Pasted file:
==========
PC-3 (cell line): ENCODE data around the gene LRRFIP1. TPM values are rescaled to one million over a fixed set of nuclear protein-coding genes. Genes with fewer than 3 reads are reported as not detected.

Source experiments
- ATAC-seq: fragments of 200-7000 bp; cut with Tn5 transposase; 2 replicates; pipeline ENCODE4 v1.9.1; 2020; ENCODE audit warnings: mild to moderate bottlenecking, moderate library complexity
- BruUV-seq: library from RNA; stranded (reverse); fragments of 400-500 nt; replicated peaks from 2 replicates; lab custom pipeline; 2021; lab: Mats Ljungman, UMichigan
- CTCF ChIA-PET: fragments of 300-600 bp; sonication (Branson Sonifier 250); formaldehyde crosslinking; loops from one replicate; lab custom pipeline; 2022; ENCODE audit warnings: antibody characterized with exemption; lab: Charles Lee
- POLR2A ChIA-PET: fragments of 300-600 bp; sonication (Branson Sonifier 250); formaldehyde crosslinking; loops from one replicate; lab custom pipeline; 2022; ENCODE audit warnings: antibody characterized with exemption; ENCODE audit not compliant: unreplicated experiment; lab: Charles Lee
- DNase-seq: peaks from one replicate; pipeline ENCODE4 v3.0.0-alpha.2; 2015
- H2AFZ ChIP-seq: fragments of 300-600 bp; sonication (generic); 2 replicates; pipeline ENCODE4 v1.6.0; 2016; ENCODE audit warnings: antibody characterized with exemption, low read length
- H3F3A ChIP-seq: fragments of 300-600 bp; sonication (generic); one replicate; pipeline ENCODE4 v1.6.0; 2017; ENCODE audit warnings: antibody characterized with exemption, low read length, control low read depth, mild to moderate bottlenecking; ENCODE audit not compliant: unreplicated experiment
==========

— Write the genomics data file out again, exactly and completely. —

PC-3 (cell line): ENCODE data around the gene LRRFIP1. TPM values are rescaled to one million over a fixed set of nuclear protein-coding genes. Genes with fewer than 3 reads are reported as not detected.

Source experiments
- ATAC-seq: fragments of 200-7000 bp; cut with Tn5 transposase; 2 replicates; pipeline ENCODE4 v1.9.1; 2020; ENCODE audit warnings: mild to moderate bottlenecking, moderate library complexity
- BruUV-seq: library from RNA; stranded (reverse); fragments of 400-500 nt; replicated peaks from 2 replicates; lab custom pipeline; 2021; lab: Mats Ljungman, UMichigan
- CTCF ChIA-PET: fragments of 300-600 bp; sonication (Branson Sonifier 250); formaldehyde crosslinking; loops from one replicate; lab custom pipeline; 2022; ENCODE audit warnings: antibody characterized with exemption; lab: Charles Lee
- POLR2A ChIA-PET: fragments of 300-600 bp; sonication (Branson Sonifier 250); formaldehyde crosslinking; loops from one replicate; lab custom pipeline; 2022; ENCODE audit warnings: antibody characterized with exemption; ENCODE audit not compliant: unreplicated experiment; lab: Charles Lee
- DNase-seq: peaks from one replicate; pipeline ENCODE4 v3.0.0-alpha.2; 2015
- H2AFZ ChIP-seq: fragments of 300-600 bp; sonication (generic); 2 replicates; pipeline ENCODE4 v1.6.0; 2016; ENCODE audit warnings: antibody characterized with exemption, low read length
- H3F3A ChIP-seq: fragments of 300-600 bp; sonication (generic); one replicate; pipeline ENCODE4 v1.6.0; 2017; ENCODE audit warnings: antibody characterized with exemption, low read length, control low read depth, mild to moderate bottlenecking; ENCODE audit not compliant: unreplicated experiment